India successfully launched a scale model of a reusable spacecraft on Monday, a project that in time could pit the nation against billionaires Jeff Bezos and Elon Musk in the race to make access to space cheaper and easier.
The winged vessel, one-fifth of full size, blasted off on a rocket from Sriharikota base on the southeastern coast, the Indian Space Research Organisation said. The spacecraft reached an altitude of about 40 miles and glided back at supersonic speeds for a splashdown in the Bay of Bengal. The test took about 13 minutes.
India put a probe into Mars orbit in 2014 for just $74 million, demonstrating a combination of technological capability and low costs that chimes with the goal of more frequent space travel being championed by Musk’s Space Exploration Technologies Corp. and Bezos’s Blue Origin LLC. Both companies seek to curb costs by making rockets reusable, and are conducting test launches more often.
“While India’s effort is behind the likes of SpaceX and Blue Origin, there are still others further behind and all of the solutions remain to be proven, both technically and from a cost perspective,” said David Wireman, a Dallas-based managing director and aerospace specialist at consultancy AlixPartners LLP. “Although the technical hurdles are quite high, it’s reasonable to believe India can be successful.”
Prime Minister Narendra Modi congratulated the space research unit in a Twitter post for successfully launching the nation’s “first indigenous space shuttle.”
Asia’s No. 3 economy plans to spend about 75 billion rupees ($1.11 billion) on its entire space program in the year through March 2017, a fraction of the yearly $19 billion budget of NASA.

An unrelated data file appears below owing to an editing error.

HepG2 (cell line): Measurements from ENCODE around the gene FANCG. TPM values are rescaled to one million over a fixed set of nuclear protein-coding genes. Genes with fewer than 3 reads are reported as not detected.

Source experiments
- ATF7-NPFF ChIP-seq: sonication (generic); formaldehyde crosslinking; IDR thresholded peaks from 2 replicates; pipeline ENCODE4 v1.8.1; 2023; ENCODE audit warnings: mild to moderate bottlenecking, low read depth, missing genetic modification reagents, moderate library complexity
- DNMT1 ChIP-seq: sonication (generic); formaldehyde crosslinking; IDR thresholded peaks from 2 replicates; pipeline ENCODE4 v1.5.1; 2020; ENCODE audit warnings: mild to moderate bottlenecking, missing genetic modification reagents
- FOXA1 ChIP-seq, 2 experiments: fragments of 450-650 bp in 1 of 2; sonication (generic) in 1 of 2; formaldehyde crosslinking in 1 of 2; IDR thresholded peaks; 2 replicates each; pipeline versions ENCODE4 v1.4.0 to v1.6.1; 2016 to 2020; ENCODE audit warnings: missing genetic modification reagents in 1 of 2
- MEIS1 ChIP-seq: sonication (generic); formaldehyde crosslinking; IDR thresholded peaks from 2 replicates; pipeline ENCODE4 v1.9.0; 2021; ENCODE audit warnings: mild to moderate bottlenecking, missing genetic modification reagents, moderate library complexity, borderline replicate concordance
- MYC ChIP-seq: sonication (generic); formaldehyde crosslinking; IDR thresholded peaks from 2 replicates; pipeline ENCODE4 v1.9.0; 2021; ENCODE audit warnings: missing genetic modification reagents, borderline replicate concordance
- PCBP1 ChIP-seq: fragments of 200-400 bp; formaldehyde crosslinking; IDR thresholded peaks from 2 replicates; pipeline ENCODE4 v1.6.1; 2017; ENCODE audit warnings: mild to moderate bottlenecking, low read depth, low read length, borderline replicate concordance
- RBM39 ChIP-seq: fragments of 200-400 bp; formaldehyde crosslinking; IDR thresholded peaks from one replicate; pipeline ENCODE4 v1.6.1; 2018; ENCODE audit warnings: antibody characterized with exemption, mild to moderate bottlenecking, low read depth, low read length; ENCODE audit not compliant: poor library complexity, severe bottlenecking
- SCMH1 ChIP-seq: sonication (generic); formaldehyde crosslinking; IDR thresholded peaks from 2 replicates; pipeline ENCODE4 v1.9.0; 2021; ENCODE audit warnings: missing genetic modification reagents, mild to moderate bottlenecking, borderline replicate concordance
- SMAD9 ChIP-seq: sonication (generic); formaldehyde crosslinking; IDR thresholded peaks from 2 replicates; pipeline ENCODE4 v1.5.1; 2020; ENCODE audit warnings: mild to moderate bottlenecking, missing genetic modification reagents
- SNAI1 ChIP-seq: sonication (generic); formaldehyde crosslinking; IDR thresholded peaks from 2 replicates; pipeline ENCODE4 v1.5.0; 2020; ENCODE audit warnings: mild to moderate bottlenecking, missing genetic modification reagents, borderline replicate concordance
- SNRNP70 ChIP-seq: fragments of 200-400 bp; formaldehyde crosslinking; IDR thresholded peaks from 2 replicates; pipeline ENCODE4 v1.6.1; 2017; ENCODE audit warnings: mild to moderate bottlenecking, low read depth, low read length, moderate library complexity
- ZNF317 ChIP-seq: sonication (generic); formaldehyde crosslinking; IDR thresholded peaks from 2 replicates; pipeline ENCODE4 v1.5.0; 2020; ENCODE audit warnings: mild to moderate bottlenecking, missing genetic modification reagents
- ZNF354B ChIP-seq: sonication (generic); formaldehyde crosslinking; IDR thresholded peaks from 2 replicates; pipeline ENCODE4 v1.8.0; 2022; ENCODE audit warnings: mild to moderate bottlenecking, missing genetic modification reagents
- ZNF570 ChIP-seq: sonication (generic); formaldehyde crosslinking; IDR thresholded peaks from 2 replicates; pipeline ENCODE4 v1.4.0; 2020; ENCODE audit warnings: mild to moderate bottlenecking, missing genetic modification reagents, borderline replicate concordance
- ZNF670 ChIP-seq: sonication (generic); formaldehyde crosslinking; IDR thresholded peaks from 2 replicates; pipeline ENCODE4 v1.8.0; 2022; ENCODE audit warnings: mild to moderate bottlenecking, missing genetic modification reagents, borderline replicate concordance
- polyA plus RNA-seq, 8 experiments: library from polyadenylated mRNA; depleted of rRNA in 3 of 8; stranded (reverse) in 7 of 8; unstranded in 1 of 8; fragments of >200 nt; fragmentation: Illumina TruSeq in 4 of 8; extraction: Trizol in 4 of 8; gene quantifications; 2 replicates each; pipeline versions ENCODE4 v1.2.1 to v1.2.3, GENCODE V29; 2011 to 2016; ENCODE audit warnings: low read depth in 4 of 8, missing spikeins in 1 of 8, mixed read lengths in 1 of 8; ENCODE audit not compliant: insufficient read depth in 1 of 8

The dynamism & dedication with which our scientists & @isro have worked over the years is exceptional and very inspiring.— Narendra Modi (@narendramodi) May 23, 2016
The reusable space vehicle is supposed to provide a cost-effective and reliable option for operations such as launching satellites, according to the Indian space agency. Mock-ups on government websites resemble the long-defunct NASA space shuttles.
India could, in the future, play a bigger role in the commercial satellite launch market. The global satellite industry brought in $203 billion in revenue in 2014, the latest year for which Satellite Industry Association data are available. Some $5.9 billion of that came from launches.
“Space is no longer a domain that’s dominated by the U.S. and Europe,” said Ajey Lele, a New Delhi-based senior fellow at the Institute for Defence Studies and Analyses. Asian nations are “now making forays,” he said.
India launched its first space rocket in 1963 and its first satellite in 1975. An unmanned mission to the moon that ended in 2009 showed water formation there might be occurring. The Mars probe beat China to the red planet after an almost yearlong voyage.
Modi controls the Department of Space, whose successes give the premier an opportunity to market India as a destination for high-technology investment.
The nation remains about eight years away from a full-scale version of the reusable space vehicle, and still has to cross the hurdle of steering the vessel safely back to land rather than water, according to the Indian space agency.
Musk’s SpaceX pulled off a soft, vertical touchdown in December after the two-stage rocket propelled its payload. Less than a month earlier, Bezos sent one of his test rockets deep into space and landed it safely back on Earth.
“India has to start somewhere, sometime,” Lele said. “That time is now.”
By Anurag Kotoky and Ganesh Nagarajan, with assistance from N. C. Bipindra